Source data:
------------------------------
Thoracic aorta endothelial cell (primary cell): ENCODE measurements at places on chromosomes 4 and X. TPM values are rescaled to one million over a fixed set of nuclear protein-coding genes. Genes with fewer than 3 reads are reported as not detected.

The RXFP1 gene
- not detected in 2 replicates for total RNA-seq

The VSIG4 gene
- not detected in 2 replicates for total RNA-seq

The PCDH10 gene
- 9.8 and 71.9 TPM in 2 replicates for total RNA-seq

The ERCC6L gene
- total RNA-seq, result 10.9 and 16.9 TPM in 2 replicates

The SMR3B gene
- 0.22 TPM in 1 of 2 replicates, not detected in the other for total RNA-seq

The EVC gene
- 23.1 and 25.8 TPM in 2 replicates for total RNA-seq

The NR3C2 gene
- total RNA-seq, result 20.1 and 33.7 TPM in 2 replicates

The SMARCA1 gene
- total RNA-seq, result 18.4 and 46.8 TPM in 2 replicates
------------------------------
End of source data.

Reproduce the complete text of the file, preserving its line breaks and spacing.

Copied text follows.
Thoracic aorta endothelial cell (primary cell): ENCODE measurements at places on chromosomes 4 and X. TPM values are rescaled to one million over a fixed set of nuclear protein-coding genes. Genes with fewer than 3 reads are reported as not detected.

The RXFP1 gene
- not detected in 2 replicates for total RNA-seq

The VSIG4 gene
- not detected in 2 replicates for total RNA-seq

The PCDH10 gene
- 9.8 and 71.9 TPM in 2 replicates for total RNA-seq

The ERCC6L gene
- total RNA-seq, result 10.9 and 16.9 TPM in 2 replicates

The SMR3B gene
- 0.22 TPM in 1 of 2 replicates, not detected in the other for total RNA-seq

The EVC gene
- 23.1 and 25.8 TPM in 2 replicates for total RNA-seq

The NR3C2 gene
- total RNA-seq, result 20.1 and 33.7 TPM in 2 replicates

The SMARCA1 gene
- total RNA-seq, result 18.4 and 46.8 TPM in 2 replicates